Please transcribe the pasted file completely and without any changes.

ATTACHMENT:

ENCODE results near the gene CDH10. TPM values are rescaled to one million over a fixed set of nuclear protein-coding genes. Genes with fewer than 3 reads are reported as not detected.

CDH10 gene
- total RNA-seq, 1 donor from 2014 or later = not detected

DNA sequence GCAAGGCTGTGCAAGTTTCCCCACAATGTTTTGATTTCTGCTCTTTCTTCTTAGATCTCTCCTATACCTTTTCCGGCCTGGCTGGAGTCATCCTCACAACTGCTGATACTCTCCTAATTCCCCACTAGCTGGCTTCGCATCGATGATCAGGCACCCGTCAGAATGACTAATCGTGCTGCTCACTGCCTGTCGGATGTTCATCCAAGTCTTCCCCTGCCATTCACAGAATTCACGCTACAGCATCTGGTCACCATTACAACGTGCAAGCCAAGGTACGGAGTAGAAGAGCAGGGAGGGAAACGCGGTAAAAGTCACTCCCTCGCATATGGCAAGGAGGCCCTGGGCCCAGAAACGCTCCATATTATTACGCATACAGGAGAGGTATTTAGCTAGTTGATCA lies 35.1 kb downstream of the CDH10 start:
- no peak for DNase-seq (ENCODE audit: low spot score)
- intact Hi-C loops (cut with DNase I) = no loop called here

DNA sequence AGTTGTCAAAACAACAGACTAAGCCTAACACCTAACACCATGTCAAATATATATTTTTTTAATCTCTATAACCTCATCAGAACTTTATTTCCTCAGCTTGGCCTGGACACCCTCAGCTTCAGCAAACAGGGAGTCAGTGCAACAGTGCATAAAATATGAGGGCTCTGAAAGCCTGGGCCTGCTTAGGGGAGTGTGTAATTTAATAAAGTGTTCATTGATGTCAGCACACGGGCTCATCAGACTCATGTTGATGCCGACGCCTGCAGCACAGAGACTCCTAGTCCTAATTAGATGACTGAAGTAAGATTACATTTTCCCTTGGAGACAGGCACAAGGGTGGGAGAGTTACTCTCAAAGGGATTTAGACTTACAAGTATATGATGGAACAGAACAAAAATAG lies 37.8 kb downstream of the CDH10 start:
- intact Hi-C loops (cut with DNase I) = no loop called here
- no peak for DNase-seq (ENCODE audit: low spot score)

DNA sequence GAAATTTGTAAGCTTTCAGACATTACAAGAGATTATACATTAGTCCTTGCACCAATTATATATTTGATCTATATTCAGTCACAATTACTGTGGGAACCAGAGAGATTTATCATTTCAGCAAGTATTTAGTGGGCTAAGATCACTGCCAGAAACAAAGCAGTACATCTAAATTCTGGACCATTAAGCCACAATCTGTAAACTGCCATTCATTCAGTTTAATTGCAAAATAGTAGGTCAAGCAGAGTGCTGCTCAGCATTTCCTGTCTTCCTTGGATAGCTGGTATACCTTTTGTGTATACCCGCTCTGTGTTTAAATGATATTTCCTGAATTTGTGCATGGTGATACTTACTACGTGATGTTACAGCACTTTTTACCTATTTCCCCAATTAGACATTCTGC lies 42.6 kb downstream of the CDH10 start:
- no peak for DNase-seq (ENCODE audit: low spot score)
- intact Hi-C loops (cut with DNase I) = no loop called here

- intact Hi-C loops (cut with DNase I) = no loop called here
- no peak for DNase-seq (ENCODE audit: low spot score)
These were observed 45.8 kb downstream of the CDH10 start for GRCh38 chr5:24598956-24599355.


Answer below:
ENCODE results near the gene CDH10. TPM values are rescaled to one million over a fixed set of nuclear protein-coding genes. Genes with fewer than 3 reads are reported as not detected.

CDH10 gene
- total RNA-seq, 1 donor from 2014 or later = not detected

DNA sequence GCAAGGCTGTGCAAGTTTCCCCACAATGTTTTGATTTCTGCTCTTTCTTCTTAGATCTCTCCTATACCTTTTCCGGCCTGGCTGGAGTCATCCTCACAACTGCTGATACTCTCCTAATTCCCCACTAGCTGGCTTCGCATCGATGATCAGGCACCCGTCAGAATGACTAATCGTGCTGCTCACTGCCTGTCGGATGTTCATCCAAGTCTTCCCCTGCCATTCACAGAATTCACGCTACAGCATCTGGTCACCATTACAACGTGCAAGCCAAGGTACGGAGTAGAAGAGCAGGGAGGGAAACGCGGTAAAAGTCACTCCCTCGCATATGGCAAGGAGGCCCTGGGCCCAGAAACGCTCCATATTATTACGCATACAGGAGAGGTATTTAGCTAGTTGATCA lies 35.1 kb downstream of the CDH10 start:
- no peak for DNase-seq (ENCODE audit: low spot score)
- intact Hi-C loops (cut with DNase I) = no loop called here

DNA sequence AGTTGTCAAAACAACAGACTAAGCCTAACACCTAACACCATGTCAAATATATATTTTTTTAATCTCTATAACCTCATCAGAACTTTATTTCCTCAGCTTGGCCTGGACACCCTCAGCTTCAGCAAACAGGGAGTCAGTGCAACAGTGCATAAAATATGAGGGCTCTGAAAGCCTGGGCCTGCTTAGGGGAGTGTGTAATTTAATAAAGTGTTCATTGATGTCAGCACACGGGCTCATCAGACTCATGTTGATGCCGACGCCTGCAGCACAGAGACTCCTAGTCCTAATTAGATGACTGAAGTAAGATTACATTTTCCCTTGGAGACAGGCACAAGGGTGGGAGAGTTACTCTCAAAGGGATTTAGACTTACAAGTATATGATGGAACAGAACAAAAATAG lies 37.8 kb downstream of the CDH10 start:
- intact Hi-C loops (cut with DNase I) = no loop called here
- no peak for DNase-seq (ENCODE audit: low spot score)

DNA sequence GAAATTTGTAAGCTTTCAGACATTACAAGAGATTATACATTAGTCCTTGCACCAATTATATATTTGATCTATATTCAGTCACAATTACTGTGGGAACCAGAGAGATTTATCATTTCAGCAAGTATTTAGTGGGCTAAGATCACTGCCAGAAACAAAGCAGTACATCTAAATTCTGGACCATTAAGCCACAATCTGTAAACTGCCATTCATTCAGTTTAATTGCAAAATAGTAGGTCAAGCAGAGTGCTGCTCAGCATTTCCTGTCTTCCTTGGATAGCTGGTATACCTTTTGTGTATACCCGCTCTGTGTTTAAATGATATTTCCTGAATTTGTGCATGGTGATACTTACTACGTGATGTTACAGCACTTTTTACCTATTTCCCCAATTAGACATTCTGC lies 42.6 kb downstream of the CDH10 start:
- no peak for DNase-seq (ENCODE audit: low spot score)
- intact Hi-C loops (cut with DNase I) = no loop called here

- intact Hi-C loops (cut with DNase I) = no loop called here
- no peak for DNase-seq (ENCODE audit: low spot score)
These were observed 45.8 kb downstream of the CDH10 start for GRCh38 chr5:24598956-24599355.